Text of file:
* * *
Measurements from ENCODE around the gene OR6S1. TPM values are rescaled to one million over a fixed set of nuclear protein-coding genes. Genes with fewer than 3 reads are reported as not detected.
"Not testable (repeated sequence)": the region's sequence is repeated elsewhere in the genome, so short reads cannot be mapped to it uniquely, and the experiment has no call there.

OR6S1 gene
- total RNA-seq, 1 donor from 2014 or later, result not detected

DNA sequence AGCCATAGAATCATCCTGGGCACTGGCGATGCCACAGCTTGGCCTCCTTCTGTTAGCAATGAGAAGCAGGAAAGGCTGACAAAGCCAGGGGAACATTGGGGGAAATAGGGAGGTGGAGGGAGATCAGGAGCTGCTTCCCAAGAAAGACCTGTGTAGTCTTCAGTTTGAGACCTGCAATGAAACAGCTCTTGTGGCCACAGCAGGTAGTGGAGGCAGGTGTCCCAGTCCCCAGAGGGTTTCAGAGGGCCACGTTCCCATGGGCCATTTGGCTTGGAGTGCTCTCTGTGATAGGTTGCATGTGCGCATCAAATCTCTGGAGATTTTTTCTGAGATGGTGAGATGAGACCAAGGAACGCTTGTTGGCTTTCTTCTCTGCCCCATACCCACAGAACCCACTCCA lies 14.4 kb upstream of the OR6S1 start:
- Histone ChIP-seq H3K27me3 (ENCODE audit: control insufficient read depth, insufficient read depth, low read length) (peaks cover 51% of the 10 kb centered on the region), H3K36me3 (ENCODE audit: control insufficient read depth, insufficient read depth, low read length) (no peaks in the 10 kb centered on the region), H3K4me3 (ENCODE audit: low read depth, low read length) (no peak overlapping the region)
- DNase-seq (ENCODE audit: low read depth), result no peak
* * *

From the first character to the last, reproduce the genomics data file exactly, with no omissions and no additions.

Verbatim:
Measurements from ENCODE around the gene OR6S1. TPM values are rescaled to one million over a fixed set of nuclear protein-coding genes. Genes with fewer than 3 reads are reported as not detected.
"Not testable (repeated sequence)": the region's sequence is repeated elsewhere in the genome, so short reads cannot be mapped to it uniquely, and the experiment has no call there.

OR6S1 gene
- total RNA-seq, 1 donor from 2014 or later, result not detected

DNA sequence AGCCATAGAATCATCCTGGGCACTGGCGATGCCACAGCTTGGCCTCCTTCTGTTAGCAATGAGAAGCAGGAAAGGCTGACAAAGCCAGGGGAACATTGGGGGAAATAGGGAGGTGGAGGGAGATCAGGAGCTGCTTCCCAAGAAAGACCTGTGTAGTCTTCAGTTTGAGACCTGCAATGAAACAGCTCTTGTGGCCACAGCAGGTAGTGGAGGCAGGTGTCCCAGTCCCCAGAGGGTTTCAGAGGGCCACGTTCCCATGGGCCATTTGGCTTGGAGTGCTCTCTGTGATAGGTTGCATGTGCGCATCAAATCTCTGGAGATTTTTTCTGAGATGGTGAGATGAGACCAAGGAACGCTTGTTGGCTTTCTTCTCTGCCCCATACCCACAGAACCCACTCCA lies 14.4 kb upstream of the OR6S1 start:
- Histone ChIP-seq H3K27me3 (ENCODE audit: control insufficient read depth, insufficient read depth, low read length) (peaks cover 51% of the 10 kb centered on the region), H3K36me3 (ENCODE audit: control insufficient read depth, insufficient read depth, low read length) (no peaks in the 10 kb centered on the region), H3K4me3 (ENCODE audit: low read depth, low read length) (no peak overlapping the region)
- DNase-seq (ENCODE audit: low read depth), result no peak